“Ulu Padas is one of the richest plant diversity sites in Borneo, and
it is especially known for its abundance of orchids, rhododendrons and
pitcher plants. Ulu Padas is also the home to the Lundayeh people…”
A brochure wrote!

I came to know about Long Pasia from my brother Chyau, who is going to
visit this place by end of July and asks us to join. Unfortunately we
have arranged an appointment in Bangkok in mid July. I was a little
disappointed for not being able to participate on this trip. Later,
his friend Colleen made the trip possible for us.

Without learning more about Long Pasia and Lundayeh people, my first
instint says, “this is a chance which I shouldn’t miss. It has proven
100% correct! They are some places I would like to go back after my
first visit. Long Pasia is certainly one of them.

Thanks Colleen for helping us to organise the trip. On Thursday 6 July
2006, we finally arrived to our destinated homestay in Long Pasia
after a long road journey. We were hosted by Noor Dawa – papa on the
rock. His house is a raised wooden house with a large balcony. Its
structure is simple but spacial and extremely clean. There are touches
of design elements, things are properly in place and looks very well

Just after we settled in, our driver Richard told us that no one is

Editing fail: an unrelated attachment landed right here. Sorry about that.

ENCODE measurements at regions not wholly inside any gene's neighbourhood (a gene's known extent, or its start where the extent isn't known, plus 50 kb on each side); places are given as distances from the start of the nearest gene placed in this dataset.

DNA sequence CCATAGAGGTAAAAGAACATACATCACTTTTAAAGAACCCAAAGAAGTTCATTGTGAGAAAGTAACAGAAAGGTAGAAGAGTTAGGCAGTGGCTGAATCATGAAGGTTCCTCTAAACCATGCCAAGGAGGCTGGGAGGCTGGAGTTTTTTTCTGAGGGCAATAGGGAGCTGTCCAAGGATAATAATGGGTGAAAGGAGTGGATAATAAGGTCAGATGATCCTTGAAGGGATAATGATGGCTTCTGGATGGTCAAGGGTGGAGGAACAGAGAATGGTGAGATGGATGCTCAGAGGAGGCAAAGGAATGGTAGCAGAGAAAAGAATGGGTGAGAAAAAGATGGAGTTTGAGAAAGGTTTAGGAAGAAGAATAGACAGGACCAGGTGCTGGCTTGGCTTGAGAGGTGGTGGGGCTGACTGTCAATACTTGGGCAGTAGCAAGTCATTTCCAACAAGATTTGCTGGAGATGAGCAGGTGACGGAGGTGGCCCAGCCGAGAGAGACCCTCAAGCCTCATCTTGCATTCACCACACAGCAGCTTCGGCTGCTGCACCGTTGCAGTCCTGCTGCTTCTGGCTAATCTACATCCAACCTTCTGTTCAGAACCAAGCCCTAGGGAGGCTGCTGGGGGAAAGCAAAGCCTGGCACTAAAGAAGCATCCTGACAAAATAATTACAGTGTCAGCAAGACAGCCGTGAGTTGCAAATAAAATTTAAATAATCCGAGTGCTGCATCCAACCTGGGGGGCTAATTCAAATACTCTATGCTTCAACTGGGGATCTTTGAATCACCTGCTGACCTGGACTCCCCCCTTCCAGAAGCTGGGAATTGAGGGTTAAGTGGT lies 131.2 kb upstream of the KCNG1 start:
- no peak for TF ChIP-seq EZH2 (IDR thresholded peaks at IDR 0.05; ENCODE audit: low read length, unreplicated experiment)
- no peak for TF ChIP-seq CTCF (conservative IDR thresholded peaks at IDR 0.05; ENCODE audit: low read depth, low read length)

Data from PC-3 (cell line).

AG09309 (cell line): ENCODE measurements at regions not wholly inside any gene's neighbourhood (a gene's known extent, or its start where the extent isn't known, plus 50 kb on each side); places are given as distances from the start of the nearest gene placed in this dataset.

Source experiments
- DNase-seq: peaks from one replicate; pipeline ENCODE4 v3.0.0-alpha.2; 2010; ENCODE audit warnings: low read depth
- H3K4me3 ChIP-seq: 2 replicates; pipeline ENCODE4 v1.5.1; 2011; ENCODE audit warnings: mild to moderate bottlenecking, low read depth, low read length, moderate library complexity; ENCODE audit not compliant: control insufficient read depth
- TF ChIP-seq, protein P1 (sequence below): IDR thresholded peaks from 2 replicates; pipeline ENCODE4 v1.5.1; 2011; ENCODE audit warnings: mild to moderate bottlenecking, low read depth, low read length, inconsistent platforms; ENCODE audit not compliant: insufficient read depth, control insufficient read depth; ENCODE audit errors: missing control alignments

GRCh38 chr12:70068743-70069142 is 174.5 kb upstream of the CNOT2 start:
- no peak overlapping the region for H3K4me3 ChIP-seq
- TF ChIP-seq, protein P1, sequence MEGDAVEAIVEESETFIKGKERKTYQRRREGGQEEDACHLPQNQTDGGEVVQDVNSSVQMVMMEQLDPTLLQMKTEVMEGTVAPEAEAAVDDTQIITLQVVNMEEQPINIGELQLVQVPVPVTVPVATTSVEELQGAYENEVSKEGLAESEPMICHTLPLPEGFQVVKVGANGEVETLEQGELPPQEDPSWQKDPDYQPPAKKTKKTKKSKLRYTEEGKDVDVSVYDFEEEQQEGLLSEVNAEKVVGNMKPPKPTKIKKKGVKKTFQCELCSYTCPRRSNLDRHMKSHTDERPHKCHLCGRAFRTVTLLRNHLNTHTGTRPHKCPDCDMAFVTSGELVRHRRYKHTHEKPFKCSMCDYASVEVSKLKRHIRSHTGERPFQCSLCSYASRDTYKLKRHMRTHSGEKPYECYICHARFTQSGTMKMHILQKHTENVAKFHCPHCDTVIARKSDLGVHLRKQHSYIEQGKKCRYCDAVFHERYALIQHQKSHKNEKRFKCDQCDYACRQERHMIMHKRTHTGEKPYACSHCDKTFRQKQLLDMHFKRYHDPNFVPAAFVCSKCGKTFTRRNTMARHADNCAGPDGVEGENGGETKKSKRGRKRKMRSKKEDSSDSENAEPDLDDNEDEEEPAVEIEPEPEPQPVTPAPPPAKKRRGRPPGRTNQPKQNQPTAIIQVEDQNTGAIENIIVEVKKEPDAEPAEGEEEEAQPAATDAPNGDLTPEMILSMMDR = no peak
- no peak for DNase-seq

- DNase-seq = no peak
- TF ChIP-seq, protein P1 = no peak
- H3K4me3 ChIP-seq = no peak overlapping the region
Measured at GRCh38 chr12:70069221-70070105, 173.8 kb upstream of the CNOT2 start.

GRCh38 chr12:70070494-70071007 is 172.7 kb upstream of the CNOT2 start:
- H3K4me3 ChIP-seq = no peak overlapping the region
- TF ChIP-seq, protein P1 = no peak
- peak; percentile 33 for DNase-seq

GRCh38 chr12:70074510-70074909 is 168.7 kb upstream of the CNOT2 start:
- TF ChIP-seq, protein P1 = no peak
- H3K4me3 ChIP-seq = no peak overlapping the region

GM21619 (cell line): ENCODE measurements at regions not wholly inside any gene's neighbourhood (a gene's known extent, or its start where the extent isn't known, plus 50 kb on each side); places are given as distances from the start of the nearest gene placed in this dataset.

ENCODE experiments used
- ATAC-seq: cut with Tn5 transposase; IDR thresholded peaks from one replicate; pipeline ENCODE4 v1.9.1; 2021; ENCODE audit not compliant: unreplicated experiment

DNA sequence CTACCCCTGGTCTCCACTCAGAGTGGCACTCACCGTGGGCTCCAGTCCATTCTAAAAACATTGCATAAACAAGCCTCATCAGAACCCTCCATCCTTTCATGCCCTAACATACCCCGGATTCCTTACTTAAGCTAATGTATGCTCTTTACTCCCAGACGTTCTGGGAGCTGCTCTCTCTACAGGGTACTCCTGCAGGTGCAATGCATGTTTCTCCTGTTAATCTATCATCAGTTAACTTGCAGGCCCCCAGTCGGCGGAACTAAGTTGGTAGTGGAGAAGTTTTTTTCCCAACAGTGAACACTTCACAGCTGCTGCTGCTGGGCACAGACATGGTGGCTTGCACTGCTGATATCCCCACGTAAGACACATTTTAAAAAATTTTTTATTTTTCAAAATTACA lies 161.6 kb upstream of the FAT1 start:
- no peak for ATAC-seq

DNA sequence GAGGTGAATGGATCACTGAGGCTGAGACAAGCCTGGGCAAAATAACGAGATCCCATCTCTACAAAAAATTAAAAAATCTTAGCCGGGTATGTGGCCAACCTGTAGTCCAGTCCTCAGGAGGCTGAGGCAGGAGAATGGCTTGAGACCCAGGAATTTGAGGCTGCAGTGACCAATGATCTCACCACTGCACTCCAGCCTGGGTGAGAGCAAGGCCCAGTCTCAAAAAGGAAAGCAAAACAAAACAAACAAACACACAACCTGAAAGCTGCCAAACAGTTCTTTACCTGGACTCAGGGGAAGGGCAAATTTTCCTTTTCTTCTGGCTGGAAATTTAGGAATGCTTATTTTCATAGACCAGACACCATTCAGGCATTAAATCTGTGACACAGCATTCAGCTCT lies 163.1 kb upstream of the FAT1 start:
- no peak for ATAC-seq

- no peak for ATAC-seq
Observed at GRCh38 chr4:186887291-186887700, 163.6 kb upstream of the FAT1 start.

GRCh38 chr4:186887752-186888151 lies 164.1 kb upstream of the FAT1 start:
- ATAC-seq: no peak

cooking dinner, as Noor’s wife is out of town. So, I volunteered
cooking simple vegetarian dishes for ourselves plus the host – Noor
Dawa. Noor had done the rice. With help from Alex, within half an hour
dinner was ready, and Richard made a very nice ‘Lundayeh mushroom
soup’ for us. Sometime if you want to know which dish is the best?
Answer can be found from only watching Alex eats. This time, Alex
finished the soup!!!

After dinner, a short chit chat, and we all went to bed, preserving
energy for trekking the next day… Till then, I didn’t really know
who we were staying with! Lundayeh tribe were once fiece head hunters.
Thanks God the headhunters’ time has long gone and today they are
mainly a Christian community.

To date, in my opinion, Long Pasia is still very well preserved and
remain untouched as her most natural stage. There is no electricity
supplies from the government at the moment. Some households use solar
systems (free supply from the government) and other rely on
generators. Misty morning air came from the nearly untouch forest…